They are not oppressed: Muslim women transform hijab stereotypes into cultural dialogue

Steven Barker and Emily Cole/The Runner Muslim women have many different faces, yet face the same stereotypes. Education and awareness is paramount for more understanding of Muslim culture. From left: Hala Alnajar, Maryam Ali, Hiba Ali, Sahro Nur, Afaf Abdulla.
Steven Barker and Emily Cole/The Runner
Muslim women have many different faces, yet face the same stereotypes. Education and awareness is paramount for more understanding of Muslim culture. From left: Hala Alnajar, Maryam Ali, Hiba Ali, Sahro Nur, Afaf Abdulla.

By Steven Barker
Staff Writer

“Take that thing off your head,” she told her. “You’re in America. Respect the country.”

Gokh Alshaif is no stranger to the curious glances strangers direct to her headscarf these days. However, when the 22-year-old senior political science and religious studies double major was approached by an older woman at the RaboBank Theatre during the intermission of a Shakespeare musical almost two years ago, Alshaif was shocked by the woman’s comments. She had never before been confronted about her hijab.

“We were in intermission, and we were out in the lobby, and I saw this older woman,” Alshaif said. “She was looking at me, and she had this look that I had never seen before. I was scared at first because I was like ‘Why is this old lady looking at me this way?’ I didn’t realize it, but it was … this look of hatred, and I had never experienced that.

“That whole night was ruined for me.”

For those who wear the hijab, anti-Islamic stereotypes are a reality of our post-9/11 world. However, rather than allow themselves to be defined by misconceptions, Muslim women enrolled at California State University, Bakersfield are looking to change how people perceive their head scarves.

Through on-campus events hosted by the Muslim Students’ Association, they are transforming hijab stereotypes into an opportunity for religious dialogue, in which Muslims inform their non-Muslim peers on Islam, its religious values and Muslim culture.

The Aftermath of 9/11

When Alshaif walked into her fifth-grade classroom on Sept. 11, she did not initially understand what was happening. She remembered a number of details: a small group of students were already waiting in the classroom; her teacher was focused intently on the television screen, listening to the broadcast regarding the attack; she also remembers having never heard of the World Trade Center prior to the broadcast.

In the coming days, she would experience firsthand how the attacks would forever change her life.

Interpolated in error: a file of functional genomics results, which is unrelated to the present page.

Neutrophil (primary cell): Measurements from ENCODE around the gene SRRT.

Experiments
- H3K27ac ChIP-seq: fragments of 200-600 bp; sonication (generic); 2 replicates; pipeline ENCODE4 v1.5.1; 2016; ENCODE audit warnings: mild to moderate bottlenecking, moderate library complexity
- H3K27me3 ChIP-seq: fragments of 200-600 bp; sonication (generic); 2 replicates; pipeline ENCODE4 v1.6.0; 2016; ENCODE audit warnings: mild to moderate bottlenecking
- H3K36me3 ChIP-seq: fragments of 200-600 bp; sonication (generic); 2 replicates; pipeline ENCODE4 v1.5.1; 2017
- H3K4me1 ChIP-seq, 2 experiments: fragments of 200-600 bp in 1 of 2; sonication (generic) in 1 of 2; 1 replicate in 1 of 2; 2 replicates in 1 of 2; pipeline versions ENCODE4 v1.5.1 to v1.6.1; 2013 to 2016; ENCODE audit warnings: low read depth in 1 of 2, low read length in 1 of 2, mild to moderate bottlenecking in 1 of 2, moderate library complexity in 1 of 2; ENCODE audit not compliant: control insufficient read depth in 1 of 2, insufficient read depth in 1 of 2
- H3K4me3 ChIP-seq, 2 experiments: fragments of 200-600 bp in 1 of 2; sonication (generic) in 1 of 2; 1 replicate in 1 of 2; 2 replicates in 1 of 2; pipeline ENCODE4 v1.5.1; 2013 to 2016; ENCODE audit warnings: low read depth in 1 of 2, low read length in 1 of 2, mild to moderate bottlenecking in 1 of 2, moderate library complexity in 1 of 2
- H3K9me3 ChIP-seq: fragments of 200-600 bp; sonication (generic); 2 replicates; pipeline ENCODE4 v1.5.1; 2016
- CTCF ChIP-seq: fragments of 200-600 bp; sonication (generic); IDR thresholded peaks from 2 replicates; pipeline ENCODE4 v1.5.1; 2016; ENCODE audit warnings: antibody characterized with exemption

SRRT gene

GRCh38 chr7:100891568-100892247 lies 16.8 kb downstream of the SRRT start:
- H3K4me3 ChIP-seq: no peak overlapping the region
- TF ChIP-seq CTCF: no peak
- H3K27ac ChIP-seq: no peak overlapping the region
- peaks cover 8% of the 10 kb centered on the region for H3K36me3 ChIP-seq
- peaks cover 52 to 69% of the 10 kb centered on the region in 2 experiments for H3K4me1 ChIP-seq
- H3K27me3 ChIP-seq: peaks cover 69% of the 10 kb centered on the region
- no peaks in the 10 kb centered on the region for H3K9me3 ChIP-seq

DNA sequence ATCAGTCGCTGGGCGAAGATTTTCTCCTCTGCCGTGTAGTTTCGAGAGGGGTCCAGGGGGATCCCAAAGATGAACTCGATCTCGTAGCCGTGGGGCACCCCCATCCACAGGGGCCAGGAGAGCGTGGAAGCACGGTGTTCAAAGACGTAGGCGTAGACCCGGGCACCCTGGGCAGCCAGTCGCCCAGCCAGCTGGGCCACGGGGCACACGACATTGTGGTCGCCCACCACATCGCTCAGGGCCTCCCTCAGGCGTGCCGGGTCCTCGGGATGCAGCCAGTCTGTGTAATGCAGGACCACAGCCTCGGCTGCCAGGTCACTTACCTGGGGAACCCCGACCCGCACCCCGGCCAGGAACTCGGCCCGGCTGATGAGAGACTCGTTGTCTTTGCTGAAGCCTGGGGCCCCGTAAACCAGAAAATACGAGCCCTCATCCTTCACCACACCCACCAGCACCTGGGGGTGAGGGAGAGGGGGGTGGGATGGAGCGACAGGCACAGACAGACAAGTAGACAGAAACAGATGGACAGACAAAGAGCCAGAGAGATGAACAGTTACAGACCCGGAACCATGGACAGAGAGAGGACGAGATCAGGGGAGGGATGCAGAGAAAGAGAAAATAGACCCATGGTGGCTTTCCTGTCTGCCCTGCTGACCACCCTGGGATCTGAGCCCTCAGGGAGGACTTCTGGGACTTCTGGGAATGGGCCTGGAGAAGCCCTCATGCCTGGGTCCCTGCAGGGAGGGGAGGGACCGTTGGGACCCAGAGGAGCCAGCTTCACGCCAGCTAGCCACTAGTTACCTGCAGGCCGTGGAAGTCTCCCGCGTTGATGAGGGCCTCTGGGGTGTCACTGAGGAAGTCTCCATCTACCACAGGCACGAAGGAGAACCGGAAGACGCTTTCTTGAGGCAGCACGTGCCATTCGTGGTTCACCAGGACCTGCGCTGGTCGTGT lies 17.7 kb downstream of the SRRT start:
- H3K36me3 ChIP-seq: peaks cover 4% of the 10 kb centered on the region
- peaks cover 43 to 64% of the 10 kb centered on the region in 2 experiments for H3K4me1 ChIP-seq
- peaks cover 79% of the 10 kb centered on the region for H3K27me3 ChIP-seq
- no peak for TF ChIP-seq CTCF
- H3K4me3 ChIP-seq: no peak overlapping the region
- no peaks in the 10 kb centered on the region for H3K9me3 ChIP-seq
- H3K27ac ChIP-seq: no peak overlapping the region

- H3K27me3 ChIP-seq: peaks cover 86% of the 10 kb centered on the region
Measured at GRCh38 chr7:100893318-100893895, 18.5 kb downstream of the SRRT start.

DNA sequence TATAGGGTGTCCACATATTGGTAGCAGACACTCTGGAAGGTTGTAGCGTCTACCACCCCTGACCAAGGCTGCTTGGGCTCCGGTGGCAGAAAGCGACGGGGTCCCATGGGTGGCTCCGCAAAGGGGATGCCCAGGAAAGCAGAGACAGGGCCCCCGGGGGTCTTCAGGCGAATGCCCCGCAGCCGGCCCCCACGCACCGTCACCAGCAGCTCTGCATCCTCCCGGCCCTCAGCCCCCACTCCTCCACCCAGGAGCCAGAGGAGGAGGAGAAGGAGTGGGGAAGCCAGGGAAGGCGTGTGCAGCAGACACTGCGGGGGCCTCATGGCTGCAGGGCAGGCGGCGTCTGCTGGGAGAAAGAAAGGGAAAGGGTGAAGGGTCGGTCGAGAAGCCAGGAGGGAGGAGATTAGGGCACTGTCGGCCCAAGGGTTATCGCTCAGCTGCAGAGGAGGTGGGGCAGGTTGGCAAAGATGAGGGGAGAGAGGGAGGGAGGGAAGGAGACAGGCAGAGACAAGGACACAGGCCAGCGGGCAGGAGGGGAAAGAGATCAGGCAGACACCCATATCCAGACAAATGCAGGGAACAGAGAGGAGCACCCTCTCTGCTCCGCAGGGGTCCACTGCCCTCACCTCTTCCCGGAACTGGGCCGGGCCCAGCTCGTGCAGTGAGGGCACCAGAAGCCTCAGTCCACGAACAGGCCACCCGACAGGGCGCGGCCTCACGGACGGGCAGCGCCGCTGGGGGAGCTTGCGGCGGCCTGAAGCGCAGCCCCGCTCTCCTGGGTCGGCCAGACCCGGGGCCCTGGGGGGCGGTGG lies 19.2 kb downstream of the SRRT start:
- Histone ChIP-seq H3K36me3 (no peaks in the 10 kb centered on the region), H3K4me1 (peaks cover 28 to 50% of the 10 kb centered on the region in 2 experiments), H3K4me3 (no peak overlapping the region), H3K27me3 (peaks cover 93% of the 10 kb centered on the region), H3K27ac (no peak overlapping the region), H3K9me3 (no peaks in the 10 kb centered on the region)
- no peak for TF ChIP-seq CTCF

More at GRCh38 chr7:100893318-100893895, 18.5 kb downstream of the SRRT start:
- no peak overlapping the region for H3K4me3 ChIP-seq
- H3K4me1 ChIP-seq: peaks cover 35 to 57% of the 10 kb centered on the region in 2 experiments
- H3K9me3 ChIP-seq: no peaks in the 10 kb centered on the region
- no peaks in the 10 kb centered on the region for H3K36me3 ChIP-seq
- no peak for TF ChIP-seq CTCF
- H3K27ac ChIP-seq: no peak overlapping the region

Although her family was well-respected in her hometown of Arvin, Calif., Alshaif said her parents grew fearful of violence against their family by people upset by the 9/11 atttacks. While Alshaif had worn the hijab for most of her life and had not faced any issues resulting from her decision, her parents feared their daughter’s head scarf would make her a target of anti-Muslim violence.

“In the initial month after that, my mom was so scared of letting us out of the house,” Alshaif said. “She was constantly telling us, ‘No, don’t go out of the house. If you want to play, go play in the backyard.

“I didn’t even understand it. I was like, ‘Mom, why? Just yesterday we could go out and play. Why not now?’ [But] Muslim parents were scared for their girls to wear the hijab.”

To dispel any lurking suspicions regarding their patriotism, Alshaif says her family felt the need to be “patriotic on steroids.” While numerous American flags were flown in her community in the days following 9/11, Alshaif recalls that, even years after the attacks had transpired, she would wear American flag pins on her backpack, a flag would always be flown in their front yard and American flags would be displayed at her family’s business long after customers stopped purchasing them.

Hala Alnajar, a 19-year-old sociology and religious studies double major, said that, since 9/11, there has been a proliferation of stereotypes suggesting Muslim women are oppressed. As a result, she said she has been approached by people on multiple occasions who, associating her head scarf with victimization, assure her of her freedom and safety in America.

“People have looked really sympathetic or worried,” Alnajar said. “They’re being ignorant but you feel bad because they care for you. They are worried for you, and you want to handle that in a way where you’re not insulting the fact that they care but at the same time still educating them.”

Part of an education of Muslim values consists in explaining the meaning and significance of the hijab. While the hijab is sometimes believed by non-Muslims to be a symbol of male oppression or Islamic extremism, Alnajar added that the hijab is chiefly a symbol of modesty.